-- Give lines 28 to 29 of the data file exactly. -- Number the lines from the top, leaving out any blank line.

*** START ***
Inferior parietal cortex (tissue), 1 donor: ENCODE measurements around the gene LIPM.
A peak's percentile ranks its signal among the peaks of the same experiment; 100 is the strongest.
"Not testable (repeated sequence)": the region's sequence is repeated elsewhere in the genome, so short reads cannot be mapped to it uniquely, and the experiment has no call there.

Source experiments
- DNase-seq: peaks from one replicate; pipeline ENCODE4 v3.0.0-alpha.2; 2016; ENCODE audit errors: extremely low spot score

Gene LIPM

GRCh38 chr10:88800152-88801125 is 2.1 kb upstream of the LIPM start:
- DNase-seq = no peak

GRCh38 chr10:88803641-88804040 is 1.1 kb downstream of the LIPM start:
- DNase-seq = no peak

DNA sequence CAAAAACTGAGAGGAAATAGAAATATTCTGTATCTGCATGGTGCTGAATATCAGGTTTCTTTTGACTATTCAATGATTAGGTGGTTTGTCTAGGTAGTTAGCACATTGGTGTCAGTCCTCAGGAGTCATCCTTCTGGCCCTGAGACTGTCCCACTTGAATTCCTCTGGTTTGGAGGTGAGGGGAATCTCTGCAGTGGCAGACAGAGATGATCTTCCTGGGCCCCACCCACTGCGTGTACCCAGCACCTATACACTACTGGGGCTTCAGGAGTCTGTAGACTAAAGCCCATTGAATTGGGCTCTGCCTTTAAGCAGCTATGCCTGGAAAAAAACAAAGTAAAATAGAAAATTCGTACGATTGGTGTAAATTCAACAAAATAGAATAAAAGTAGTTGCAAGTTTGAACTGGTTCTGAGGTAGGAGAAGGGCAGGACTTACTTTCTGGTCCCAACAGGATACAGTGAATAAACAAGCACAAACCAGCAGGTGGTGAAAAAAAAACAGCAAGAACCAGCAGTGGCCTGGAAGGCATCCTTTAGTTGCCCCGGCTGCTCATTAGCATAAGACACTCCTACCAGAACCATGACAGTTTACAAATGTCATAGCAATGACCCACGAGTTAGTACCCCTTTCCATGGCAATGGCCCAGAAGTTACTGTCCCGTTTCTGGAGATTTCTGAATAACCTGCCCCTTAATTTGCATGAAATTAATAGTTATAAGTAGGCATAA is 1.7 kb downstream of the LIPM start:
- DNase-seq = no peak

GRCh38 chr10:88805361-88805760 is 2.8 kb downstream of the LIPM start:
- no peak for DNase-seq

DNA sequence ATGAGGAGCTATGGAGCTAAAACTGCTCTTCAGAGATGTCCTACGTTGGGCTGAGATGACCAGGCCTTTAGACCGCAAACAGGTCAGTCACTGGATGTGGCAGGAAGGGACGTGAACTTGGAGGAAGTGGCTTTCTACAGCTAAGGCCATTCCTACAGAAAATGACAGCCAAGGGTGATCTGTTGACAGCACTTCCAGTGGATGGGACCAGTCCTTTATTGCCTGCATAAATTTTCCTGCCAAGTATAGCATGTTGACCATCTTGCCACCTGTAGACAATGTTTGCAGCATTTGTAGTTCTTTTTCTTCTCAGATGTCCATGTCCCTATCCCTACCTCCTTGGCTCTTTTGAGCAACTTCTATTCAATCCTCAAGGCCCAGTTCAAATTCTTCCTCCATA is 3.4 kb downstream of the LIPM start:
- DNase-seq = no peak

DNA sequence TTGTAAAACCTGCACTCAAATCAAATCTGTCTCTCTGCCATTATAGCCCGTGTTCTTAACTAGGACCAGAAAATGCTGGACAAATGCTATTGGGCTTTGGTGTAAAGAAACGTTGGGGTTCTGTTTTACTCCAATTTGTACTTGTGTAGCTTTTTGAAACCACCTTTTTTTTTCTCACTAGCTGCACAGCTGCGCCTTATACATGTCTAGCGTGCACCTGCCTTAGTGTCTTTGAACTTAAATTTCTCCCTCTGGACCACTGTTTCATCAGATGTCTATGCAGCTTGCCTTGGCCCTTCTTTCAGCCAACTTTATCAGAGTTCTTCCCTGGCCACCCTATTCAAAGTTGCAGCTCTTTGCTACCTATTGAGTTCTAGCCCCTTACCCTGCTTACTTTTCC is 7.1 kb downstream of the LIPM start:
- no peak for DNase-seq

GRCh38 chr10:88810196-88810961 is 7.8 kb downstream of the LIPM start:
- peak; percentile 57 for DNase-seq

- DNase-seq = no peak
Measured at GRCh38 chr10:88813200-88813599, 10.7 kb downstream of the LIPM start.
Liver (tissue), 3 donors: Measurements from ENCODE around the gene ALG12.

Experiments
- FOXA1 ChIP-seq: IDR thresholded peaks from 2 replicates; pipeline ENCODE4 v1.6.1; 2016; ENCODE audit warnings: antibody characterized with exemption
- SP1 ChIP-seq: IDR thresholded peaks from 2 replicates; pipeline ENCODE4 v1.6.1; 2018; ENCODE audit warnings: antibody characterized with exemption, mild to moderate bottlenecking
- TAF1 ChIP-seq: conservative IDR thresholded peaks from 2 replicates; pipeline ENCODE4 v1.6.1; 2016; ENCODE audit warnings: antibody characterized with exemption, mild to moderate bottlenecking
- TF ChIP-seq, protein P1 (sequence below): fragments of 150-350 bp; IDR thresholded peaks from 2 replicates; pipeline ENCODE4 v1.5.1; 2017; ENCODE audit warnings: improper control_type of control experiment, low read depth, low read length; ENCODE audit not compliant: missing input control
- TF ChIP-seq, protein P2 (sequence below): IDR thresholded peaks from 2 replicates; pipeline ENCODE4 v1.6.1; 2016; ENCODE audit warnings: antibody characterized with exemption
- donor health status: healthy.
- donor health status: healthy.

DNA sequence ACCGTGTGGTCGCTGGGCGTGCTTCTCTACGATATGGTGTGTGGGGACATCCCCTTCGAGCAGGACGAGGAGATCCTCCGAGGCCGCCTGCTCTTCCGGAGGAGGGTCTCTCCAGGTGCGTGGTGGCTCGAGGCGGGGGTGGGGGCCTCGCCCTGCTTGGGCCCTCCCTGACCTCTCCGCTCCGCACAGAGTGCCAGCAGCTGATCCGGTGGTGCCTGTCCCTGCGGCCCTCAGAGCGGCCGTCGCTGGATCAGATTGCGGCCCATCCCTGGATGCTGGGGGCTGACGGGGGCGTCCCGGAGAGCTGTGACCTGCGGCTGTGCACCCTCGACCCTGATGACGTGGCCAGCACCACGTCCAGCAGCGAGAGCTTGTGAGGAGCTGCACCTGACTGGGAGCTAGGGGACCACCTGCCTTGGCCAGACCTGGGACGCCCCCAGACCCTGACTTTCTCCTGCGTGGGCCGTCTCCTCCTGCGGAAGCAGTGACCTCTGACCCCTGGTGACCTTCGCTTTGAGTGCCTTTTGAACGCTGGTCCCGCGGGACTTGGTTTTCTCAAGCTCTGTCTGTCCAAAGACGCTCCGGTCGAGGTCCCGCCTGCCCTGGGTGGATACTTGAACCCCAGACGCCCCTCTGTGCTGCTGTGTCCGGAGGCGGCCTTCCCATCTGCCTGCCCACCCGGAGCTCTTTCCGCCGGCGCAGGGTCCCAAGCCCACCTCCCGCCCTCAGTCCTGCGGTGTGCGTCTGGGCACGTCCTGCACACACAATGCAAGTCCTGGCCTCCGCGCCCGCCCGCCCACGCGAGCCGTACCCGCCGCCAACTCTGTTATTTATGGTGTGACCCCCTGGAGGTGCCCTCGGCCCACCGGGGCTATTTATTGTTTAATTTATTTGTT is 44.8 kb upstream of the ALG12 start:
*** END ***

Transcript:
- TF ChIP-seq, protein P1 (sequence below): fragments of 150-350 bp; IDR thresholded peaks from 2 replicates; pipeline ENCODE4 v1.5.1; 2017; ENCODE audit warnings: improper control_type of control experiment, low read depth, low read length; ENCODE audit not compliant: missing input control
- TF ChIP-seq, protein P2 (sequence below): IDR thresholded peaks from 2 replicates; pipeline ENCODE4 v1.6.1; 2016; ENCODE audit warnings: antibody characterized with exemption